ORANGUTAN
This study is the first to report spontaneous stone tool use without close direction in orangutans that have not been socialised by humans. (Credits: @photography_by_leighton / CATER)

In a second experiment, the orangutans were also given a human-made sharp flint flake, which one orangutan used to cut the silicon skin, solving the puzzle.

โ€˜When presented with a human-made flake, a naive orangutan spontaneously used it as a cutting tool to open a puzzle box, providing proof of concept that cutting (or piercing) using sharp-edged tools is within orangutansโ€™ spontaneous repertoire,โ€™ said researchers.

Alba Motes-Rodrigo, at the University of Tubingen in Germany, and colleagues say this is the first demonstration of cutting behaviour in untrained orangutans.

In order to investigate if apes could learn the remaining steps from observing others, researchers showed three female orangutans at Twycross Zoo in the UK how to hit the stone to create a sharp flint flake.

After the demonstrations, one female went on to use the hammer to hit the stone, directing the blows towards the edge as demonstrated.

This study is the first to report spontaneous stone tool use without close direction in orangutans that have not been socialised by humans, researchers say.

The findings suggest that two prerequisites for the emergence of early lithic technologies โ€“ lithic percussion (the removal of sharp stones) and the recognition of sharp-edged stones as cutting tools โ€“ might be deeply rooted in the evolutionary past of humans.

#AceHistoryDesk report …………..Published: Feb.17: 2022:

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Categories
Global Warming & Climate Change

WORLDWIDE: Palm Detectives: These Are The Forgotten Animals Of Deforestation

#AceNewsReport – Feb.12: These brands have products that contain palm oil sourced from mills that are responsible for the destruction of precious habitats of endangered species. Therefore, these brands are directly involved in the extinction of hundreds of endangered species.

#GlobalWarming & #Climate Change Take There TOLL and BUSINESS Steal The Rest: #Boycott4Wildlife And SAVE These Forgotten Animals Of The Secretly Destroyed Rainforest Home For Palm Oil, Soya, Meat, Cocoa And Coffee.

Ariel Toucan Ramphastos ariel
Palm Oil DetectivesAfrica: Species Endangered by Palm Oil Deforestation, Asia: Species Endangered by Palm Oil Deforestation, Papua New Guinea: Species Endangered by Palm Oil Deforestation, South America: Species Endangered by Palm Oil Deforestation, Species Endangered by Palm Oil Deforestationanimal extinction, deforestation, extinction, Forgotten animals, Palm oil, Unsustainable palm oil

They have no formal protections in place

Their entire species are now on the knife-edge of survival 

Can you pledge to protect them by boycotting brands destroying their rainforest home for palm oil, meat, soy, cocoa, coffee?

You certainly didnโ€™t ask for this, none of us did! Can you stop the mega-brands responsible?

#Boycott4Wildlife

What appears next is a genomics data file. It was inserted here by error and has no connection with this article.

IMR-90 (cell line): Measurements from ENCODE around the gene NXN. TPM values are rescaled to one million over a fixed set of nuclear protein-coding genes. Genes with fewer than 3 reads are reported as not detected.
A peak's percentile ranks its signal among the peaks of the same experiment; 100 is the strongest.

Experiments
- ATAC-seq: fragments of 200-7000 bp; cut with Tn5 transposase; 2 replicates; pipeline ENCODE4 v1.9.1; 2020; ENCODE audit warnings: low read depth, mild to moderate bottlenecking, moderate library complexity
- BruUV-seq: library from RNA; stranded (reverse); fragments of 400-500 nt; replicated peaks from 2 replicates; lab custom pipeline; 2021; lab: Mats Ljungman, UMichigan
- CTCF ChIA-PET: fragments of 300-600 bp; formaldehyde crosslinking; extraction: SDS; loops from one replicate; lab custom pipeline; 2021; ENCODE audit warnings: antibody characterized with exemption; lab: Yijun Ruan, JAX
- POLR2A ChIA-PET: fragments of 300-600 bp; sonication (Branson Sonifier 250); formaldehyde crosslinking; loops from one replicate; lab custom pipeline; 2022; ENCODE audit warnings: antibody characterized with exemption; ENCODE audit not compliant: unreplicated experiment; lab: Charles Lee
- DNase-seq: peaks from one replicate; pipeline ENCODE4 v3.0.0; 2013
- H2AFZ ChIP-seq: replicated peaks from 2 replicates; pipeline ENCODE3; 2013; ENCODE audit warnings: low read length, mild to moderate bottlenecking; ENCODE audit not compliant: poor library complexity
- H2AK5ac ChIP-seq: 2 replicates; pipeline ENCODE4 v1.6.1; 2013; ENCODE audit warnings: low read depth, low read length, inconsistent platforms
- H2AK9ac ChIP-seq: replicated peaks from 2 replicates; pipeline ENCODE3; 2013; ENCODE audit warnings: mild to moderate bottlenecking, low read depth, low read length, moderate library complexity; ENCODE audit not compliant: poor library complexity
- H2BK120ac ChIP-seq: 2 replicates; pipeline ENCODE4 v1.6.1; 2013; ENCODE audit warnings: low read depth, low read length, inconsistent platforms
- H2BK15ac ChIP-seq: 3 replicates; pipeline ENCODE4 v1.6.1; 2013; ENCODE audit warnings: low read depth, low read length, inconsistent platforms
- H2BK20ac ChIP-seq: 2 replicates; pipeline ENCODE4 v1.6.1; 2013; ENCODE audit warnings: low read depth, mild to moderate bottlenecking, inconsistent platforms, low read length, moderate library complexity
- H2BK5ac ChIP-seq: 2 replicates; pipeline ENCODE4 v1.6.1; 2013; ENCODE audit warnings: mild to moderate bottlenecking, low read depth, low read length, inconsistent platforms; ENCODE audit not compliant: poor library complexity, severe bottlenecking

Iโ€™m a Palm Oil Detective, Iโ€™ve pledged join the #Boycott4Wildlife Iโ€™ve stopped buying supermarket brands secretly destroying forests sending these #endangered species extinct! Tweet


Boycott these global mega brands along with all sub-brands causing world-destroying damage 


These brands have products that contain palm oil sourced from mills that are responsible for the destruction of precious habitats of endangered species. Therefore, these brands are directly involved in the extinction of hundreds of endangered species.



Here are some palm oil free alternatives to buy instead.

Contribute

  1. Creatives: Promote your creative business and use your creative expertise to raise awareness and join the fight to save endangered species. Join us!
  2. Conservationists: Showcase your conservation work and activism, blog about the urgent issues that are vital right now. Find out more!
  3. Animal lovers: Big supermarket brands are directly contributing to this speciesโ€™ extinction by destroying forests. You can join the #Boycott4Wildlife by sharing information from this website and boycotting brands in the supermarket.

Published by Palm Oil Detectives

Hi, Iโ€™m Palm Oil Detectiveโ€™s Editor in Chief. Palm Oil Detectives is partly a consumer website about palm oil in products and partly an online community for writers, scientists, conservationists, artists and musicians to showcase their work and express their love for endangered species. I have a strong voice for creatures great and small threatened by deforestation. With our collective power we can shift the greed of the retail and industrial agriculture sectors and through strong campaigning we can stop them cutting down forests. Be bold! Be courageous! Join the #Boycott4Wildlife and stand up for the animals with your supermarket choices.

#AceNewsDesk report ………..Published: Feb.12: 2022:

Editor says โ€ฆSterling Publishing & Media Service Agency is not responsible for the content of external site or from any reports, posts or links, and can also be found here on Telegram: https://t.me/acenewsdaily all of our posts fromTwitter can be found here: https://acetwitternews.wordpress.com/ and all wordpress and live posts and links here: https://acenewsroom.wordpress.com/and thanks for following as always appreciate every like, reblog or retweet and free help and guidance tips on your PC software or need help & guidance from our experts AcePCHelp.WordPress.Com